Section 10(21) exempts from tax the income of a “research association” approved for the purposes of Section 35(1)(ii) and Section 35(1)(iii), subject to certain conditions. This sub-Section, which previously applied only to a “scientific research association”, now [With effect from 1.4.2011]  also applies to associations undertaking research in social science or statistical research.

In order to be eligible for the benefit of deduction under Section 10(21), the research association has to fulfil the following conditions :-
(i) It must be approved by the central government;
(ii) It must apply its income or accumulate it for future application wholly and exclusively for its objects. Where it accumulates its income for future application, the  provisions of Section 11(2) and 11(3) will apply to such accumulation subject to the modification that the notice  for accumulation of income in Form No.10 in this case will have to be submitted to the central government and not the assessing officer.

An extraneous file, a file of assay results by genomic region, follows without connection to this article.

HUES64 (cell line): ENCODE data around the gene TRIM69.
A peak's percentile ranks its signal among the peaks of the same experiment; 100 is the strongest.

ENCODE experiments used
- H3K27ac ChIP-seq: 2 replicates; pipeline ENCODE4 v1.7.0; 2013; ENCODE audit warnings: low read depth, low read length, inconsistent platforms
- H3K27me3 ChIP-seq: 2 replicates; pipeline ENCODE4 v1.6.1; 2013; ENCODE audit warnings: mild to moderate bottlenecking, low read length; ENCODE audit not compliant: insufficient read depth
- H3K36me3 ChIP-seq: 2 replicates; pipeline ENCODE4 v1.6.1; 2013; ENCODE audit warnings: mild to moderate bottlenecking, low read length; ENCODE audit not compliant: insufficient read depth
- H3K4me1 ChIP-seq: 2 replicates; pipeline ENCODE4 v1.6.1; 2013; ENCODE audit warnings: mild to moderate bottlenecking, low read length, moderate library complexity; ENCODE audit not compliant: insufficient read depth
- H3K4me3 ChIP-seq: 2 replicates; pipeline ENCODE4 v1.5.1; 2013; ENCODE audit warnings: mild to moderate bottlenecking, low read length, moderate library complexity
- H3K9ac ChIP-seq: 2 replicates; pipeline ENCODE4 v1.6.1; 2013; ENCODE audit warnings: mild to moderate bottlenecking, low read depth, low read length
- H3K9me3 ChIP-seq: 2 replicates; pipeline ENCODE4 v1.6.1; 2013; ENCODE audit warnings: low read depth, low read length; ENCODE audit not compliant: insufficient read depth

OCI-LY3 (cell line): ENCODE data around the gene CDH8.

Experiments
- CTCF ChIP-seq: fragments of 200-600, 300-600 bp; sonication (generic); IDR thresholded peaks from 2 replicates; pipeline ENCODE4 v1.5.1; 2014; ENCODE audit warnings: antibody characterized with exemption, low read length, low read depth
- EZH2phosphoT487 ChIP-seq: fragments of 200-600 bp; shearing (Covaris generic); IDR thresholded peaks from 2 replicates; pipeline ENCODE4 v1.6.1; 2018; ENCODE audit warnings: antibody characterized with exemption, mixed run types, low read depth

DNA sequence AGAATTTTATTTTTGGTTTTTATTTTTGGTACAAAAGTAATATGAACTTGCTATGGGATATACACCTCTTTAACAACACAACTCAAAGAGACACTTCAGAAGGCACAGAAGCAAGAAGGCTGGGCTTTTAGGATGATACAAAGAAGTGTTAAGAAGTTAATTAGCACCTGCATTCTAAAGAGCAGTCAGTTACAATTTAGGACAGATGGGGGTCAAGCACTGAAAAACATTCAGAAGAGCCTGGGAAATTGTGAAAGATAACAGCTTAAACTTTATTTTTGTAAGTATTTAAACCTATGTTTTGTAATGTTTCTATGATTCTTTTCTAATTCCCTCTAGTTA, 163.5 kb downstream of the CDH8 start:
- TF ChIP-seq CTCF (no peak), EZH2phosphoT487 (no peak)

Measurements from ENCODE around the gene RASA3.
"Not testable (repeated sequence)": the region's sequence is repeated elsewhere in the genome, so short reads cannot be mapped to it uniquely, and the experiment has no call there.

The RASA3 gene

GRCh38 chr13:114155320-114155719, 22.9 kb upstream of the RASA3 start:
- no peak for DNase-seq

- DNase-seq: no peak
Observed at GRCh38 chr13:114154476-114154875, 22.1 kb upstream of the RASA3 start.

(iii) Subject to certain very specific exceptions (e.g., assets held as corpus since 01.06.1973, debentures acquired before 01.03.1983, bonus shares issued on such corpus assets etc.), it must invest or deposit its funds in accordance with Section 11(5).
(iv) Business income, if any, shall not be exempt unless the  business is incidental to attainment of its objects and separate books of account are maintained for such business.

The guidelines, form and manner in which approval under  Section 35(1)(ii) or (iii) is to be obtained, have been specified in Rule 5C. An application for approval under Section 35(1)(ii) or (iii) by a research association has to be made in duplicate in Form No. 3CF-I .